Thanks to Melissa for suggesting Dominic as Name of the Day.
You’re forgiven if you find Dominic a teensy bit manicotti-bighair-LongIsland. Italian-American families have embraced him for generations. Dom DeLuise cemented that image. And if you’ve ever heard Lou Monte sing 1960’s holiday novelty tune “Dominick the Christmas Donkey,” well … yes. Yes, there’s a certain amount of whatsa-matta-you to this name. But put down that cannoli and read on, for there’s far more to Dominic.
Dominic is deeply religious. He comes from the Latin dominicus – “of the Lord.” The designation A.D. is short for Anno Domini – medieval Latin for “in the year of our Lord.” File him with John, Michael and Christopher. They’re traditional given names with decidedly Christian meanings.
Take that, Nevaeh.
Then again, dominus was a secular title before it was used in a religious sense. Diocletian, best known for pitching Christians to the lions, adopted it as an honorific. Our words dominate and domain relate back to the original. Portuguese bluebloods still use the title Dom, a rough equivalent to the English Lord.
It isn’t just Dominic’s etymology that lends him a spiritual sensibility. It’s also a handful of well-known Saints Dominic.
- First came Dominic of Silos, in the eleventh century. He built a monastery and ransomed Christians from the Moors;
- He also inspired parents to use the name for their sons, as was the case with the twelfth century Saint Dominic. He founded a religious order known as the Order of Preachers, but usually referred to as the Dominicans, in honor of their founder.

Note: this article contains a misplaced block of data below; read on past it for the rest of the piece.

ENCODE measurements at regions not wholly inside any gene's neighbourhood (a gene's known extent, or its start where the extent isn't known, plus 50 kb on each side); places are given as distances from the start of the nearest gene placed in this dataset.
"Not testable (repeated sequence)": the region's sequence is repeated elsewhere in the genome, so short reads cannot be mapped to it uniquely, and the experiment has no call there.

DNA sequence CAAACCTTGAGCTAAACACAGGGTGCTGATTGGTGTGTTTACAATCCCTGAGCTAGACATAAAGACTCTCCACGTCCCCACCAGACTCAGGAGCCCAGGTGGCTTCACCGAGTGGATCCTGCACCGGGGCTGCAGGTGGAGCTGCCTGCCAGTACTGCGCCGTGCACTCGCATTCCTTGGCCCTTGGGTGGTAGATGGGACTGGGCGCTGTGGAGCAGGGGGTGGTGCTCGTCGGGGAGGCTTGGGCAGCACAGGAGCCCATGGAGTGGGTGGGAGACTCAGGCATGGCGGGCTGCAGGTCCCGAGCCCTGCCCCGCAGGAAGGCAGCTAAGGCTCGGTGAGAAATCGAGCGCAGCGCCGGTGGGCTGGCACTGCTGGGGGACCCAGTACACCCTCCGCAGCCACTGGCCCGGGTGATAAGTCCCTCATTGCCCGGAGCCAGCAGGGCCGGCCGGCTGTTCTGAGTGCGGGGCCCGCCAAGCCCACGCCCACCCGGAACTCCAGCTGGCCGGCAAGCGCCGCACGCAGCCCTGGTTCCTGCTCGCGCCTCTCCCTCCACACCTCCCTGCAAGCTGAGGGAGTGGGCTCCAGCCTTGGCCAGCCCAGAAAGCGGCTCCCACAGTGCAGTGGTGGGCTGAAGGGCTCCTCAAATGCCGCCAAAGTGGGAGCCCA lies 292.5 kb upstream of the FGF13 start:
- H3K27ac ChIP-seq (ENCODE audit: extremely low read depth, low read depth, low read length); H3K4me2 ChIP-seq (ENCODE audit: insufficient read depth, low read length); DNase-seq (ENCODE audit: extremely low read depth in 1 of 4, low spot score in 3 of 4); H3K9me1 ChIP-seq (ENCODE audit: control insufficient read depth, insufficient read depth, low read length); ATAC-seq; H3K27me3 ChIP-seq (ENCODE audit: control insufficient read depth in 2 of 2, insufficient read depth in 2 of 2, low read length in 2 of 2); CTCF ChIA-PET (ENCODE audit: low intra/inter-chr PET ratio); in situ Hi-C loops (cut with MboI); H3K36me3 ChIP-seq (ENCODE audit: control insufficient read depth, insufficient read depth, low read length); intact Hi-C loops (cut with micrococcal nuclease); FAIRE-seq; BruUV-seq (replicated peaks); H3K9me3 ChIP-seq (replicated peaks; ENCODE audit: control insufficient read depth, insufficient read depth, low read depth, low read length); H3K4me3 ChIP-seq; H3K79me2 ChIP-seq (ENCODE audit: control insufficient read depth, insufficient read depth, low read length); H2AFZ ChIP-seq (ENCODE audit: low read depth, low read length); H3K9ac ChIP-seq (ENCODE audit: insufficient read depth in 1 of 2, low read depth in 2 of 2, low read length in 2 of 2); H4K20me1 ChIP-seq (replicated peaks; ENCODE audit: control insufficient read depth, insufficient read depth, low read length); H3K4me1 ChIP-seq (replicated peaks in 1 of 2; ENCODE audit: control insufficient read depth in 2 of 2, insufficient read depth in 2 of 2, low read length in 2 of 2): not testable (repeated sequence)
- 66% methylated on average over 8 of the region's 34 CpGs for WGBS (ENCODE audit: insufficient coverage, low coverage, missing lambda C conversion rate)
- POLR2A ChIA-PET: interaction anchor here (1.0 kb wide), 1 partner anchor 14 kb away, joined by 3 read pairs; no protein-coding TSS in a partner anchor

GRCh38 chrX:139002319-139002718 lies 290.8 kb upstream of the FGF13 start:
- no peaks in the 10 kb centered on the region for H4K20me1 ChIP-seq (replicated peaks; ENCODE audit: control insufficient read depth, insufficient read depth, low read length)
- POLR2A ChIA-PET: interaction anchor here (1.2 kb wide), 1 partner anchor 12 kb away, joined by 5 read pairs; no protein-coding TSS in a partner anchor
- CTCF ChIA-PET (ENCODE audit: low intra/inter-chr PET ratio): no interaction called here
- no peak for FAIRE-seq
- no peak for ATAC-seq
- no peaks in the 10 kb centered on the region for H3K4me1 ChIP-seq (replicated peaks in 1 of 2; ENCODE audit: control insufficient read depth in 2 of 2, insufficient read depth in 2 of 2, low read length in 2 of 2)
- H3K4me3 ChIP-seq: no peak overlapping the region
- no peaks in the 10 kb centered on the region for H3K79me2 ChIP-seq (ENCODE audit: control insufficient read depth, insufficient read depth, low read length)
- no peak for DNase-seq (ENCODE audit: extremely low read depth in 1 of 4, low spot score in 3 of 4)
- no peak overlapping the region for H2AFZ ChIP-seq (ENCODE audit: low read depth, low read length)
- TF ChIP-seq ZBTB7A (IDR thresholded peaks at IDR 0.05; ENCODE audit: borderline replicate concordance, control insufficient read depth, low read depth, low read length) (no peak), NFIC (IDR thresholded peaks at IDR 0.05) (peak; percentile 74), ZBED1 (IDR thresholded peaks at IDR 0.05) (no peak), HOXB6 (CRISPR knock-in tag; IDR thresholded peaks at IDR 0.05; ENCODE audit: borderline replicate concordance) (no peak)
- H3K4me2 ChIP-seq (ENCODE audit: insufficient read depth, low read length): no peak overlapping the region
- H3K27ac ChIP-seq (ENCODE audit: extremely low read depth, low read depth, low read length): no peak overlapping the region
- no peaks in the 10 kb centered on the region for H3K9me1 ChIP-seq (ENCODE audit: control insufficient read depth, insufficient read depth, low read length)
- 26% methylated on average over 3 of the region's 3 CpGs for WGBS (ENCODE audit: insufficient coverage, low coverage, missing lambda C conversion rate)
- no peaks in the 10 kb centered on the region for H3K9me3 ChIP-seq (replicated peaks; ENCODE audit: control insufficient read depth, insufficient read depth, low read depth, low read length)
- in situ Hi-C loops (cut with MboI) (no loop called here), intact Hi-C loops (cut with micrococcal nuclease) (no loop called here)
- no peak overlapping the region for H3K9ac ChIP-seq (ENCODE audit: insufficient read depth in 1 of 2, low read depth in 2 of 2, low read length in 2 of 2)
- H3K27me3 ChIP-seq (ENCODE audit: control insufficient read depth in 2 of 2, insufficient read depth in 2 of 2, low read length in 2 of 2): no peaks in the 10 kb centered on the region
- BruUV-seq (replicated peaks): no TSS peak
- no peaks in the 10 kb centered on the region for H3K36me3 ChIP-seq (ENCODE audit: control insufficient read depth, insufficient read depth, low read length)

More saints followed, several of them no longer acknowledged in the official register, like thirteenth century choir boy Dominguito del Val. As anti-semitism crested in Medieval Spain, rumor spread that a group of Jews had kidnapped the boy for use in a ritual sacrifice. Evidence is nonexistent, but he was considered a martyr for years.
If you’re up on your saints, you might also know that all three mentioned above are Spanish, though the Dominicans were founded in France. That’s the thing – Dominic might be stereotypically Italiano, but he’s in use throughout Europe. Notable bearers of the name illustrate his pan-European appeal:
- British actor Dominic Monaghan donned Hobbit feet to play Merry in The Lord of the Rings trilogy before appearing on the small screen’s Lost and FlashForward;
- Retired nine-time NBA All-Star Dominique Wilkins is American, but was born in France where the -nique version is gender neutral;
- Czech-born Dominik Hašek is a record-setting NHL goalie known for his stint with the Detroit Red Wings.
In the US, Dominic has been on the rise for decades and in the US Top 100 since 2002, though he has slipped slightly from his peak of #81 in 2003.
Perhaps Dominic’s most appealing feature isn’t his meaning or his three-syllable sound. It’s that last syllable – nic. Nicholas has been Top 100 since 1972, and ranked in the Top Ten from 1993 to 2002. Dominic offers a slightly less common way to get to Nick, Nicky or Nico.
Dominic’s meaning is meaningful, his sound is current and his history clearly takes him beyond an Italian heritage choice. But beware that you aren’t the first to discover the appeal of Dominic.